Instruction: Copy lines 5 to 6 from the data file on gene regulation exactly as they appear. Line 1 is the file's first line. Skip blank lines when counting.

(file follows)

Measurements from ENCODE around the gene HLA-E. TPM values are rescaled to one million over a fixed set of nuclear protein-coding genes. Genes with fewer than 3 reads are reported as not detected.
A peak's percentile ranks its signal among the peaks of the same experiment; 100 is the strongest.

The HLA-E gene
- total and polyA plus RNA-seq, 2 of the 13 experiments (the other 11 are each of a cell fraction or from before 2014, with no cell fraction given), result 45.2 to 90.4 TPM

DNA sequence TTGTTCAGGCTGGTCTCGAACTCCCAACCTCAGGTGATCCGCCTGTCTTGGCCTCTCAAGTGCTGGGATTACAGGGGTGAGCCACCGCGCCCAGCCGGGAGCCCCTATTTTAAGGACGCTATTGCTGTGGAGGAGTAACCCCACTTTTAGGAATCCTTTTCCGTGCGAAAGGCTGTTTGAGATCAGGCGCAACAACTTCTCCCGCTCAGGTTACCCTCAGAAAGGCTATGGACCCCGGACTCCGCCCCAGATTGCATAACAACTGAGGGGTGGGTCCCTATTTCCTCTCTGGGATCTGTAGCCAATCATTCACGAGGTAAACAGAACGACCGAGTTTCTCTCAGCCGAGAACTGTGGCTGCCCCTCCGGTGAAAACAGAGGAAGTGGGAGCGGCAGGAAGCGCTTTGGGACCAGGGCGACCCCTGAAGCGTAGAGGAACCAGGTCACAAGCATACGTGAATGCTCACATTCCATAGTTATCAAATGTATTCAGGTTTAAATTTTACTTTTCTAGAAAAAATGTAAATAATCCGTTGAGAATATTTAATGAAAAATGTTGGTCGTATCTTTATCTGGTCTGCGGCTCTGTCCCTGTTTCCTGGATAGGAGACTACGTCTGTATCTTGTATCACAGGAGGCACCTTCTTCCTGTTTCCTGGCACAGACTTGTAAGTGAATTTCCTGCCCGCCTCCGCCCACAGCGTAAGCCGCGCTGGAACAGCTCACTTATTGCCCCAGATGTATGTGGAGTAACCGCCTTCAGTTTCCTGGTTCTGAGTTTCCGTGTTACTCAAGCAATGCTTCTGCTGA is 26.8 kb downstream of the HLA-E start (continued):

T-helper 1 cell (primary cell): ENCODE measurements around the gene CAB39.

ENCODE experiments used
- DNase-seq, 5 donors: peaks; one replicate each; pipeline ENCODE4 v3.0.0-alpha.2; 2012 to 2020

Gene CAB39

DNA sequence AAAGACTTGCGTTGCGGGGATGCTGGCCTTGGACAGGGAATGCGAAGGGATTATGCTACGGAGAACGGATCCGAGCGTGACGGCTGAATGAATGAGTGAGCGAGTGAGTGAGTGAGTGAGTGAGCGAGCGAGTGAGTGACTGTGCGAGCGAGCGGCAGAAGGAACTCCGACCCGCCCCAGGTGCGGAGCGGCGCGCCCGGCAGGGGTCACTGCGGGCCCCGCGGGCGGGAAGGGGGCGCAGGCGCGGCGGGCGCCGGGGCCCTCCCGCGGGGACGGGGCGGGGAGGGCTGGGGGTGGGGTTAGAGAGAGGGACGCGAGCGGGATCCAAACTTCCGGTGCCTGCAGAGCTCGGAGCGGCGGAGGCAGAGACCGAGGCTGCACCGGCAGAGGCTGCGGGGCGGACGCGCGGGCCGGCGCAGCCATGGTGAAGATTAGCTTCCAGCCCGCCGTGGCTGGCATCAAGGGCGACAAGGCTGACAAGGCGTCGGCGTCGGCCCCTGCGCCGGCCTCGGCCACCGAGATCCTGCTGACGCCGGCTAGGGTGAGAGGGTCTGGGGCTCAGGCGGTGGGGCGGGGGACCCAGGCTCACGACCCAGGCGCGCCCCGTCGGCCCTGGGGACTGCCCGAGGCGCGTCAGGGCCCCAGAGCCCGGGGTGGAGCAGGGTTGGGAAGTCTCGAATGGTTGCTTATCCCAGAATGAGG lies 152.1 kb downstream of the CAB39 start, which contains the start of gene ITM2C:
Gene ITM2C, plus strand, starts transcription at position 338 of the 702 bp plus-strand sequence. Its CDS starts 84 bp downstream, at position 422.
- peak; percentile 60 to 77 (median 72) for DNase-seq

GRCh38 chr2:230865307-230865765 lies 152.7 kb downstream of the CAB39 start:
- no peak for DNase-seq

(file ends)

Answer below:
DNA sequence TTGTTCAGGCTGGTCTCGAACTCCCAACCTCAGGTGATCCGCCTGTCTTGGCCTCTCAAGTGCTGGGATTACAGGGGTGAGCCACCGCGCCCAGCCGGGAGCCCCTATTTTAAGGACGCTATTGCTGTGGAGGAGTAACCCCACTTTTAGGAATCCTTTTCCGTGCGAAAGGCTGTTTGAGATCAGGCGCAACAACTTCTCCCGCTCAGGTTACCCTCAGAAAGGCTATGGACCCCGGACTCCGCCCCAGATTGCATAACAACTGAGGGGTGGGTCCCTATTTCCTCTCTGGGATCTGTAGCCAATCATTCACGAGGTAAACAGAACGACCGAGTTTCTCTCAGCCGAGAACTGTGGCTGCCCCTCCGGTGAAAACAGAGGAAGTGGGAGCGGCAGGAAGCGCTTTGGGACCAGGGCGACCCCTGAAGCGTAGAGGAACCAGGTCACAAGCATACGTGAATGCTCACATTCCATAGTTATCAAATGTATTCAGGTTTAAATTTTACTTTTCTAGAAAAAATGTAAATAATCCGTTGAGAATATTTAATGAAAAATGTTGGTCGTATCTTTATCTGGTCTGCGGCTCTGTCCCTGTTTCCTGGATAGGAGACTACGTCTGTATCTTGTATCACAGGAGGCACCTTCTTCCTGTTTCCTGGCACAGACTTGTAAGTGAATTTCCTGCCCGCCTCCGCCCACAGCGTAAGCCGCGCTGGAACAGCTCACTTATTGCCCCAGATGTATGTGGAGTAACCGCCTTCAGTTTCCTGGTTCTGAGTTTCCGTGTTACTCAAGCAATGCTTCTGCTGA is 26.8 kb downstream of the HLA-E start (continued):

T-helper 1 cell (primary cell): ENCODE measurements around the gene CAB39.